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Dreamcatchers were originally designed and used by the Ojibawa Nation, however during the Pan-Indian movement during the 1960’s and 1970’s there were introduced and adopted by Native Americans. To some, the dreamcatcher was a symbol of unity across Inuit nations, and a symbol of identification for Native Americans or First Nations cultures.
Traditional methods of constructing a dreamcatcher involved tying sinew strands in a web around a wooden circular frame. Feathers were often hung from the bottom for design and astatic purposes. This was then hung above the bed, and would protect children from nightmares.
Dreamcatchers are not meant to last forever, but rather try out and collapse as the children enter adulthood.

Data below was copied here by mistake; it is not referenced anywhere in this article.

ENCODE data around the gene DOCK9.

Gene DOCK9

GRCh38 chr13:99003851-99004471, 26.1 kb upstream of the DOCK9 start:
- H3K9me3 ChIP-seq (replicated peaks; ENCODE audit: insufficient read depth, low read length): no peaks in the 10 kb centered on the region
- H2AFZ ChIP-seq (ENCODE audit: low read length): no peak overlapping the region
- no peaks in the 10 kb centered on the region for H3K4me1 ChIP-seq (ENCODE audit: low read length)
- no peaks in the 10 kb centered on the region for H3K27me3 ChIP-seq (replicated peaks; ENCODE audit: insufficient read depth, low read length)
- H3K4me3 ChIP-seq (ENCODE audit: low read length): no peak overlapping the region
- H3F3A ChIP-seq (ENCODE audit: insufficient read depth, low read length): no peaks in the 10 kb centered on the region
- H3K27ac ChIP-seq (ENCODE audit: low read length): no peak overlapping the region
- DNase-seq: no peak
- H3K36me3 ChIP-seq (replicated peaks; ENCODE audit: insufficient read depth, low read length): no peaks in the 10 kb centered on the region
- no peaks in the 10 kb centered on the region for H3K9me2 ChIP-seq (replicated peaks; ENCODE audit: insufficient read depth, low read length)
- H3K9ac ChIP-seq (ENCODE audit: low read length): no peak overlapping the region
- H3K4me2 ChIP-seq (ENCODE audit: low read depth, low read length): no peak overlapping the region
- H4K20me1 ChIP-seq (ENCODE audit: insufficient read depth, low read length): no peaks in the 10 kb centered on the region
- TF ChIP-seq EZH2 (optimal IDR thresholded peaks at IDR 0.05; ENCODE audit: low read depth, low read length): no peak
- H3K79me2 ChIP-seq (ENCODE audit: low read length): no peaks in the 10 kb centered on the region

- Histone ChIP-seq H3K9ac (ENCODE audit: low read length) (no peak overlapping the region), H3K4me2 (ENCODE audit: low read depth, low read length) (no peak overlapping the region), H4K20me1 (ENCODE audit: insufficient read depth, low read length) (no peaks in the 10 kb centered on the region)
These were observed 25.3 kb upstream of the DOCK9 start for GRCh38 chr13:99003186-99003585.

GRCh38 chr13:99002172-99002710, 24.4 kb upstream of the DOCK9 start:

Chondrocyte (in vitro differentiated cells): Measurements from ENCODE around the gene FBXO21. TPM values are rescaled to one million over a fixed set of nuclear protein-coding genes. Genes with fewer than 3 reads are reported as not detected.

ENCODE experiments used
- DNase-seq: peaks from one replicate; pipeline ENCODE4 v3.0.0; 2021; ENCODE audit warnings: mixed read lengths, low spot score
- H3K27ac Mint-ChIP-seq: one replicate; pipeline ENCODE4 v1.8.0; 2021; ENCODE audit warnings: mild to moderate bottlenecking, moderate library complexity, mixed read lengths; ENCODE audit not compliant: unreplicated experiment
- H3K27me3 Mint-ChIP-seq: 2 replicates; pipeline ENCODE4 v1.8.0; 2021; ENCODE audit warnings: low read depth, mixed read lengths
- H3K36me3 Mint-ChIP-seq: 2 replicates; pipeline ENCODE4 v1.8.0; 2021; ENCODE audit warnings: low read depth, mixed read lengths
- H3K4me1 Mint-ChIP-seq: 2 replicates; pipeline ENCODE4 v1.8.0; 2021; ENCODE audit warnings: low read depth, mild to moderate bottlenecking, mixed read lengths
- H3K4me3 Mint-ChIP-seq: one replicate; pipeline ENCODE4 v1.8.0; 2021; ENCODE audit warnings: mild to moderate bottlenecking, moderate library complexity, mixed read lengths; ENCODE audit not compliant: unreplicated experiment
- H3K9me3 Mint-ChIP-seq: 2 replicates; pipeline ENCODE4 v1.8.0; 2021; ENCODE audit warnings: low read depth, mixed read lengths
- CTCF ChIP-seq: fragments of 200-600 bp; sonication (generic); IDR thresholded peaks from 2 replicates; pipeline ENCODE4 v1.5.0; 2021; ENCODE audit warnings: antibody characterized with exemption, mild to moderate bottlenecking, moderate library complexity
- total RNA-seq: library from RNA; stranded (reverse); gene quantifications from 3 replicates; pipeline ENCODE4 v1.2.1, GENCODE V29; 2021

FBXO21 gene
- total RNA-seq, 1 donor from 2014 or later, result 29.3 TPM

The Ojibwa believe dreamcatchers changes a person's dreams. Terri J. Andrews once said, "Only good dreams would be allowed to filter through . . . Bad dreams would stay in the net, disappearing with the light of day." It is believed that good dreams will actually pass through the dreamcatcher and then run down the feathers onto the sleeping child. In the past 100 years, the history of the dream catcher has almost been lost through cultural homogenization lead by European invasion. Luckily, thanks to historian Frances Densmore, much of the Dreamcatchers history has been preserved. Much of his work was spent studying Ojibwe nations, specifically on Turtle Island and the dreamcatchers of the people residing there.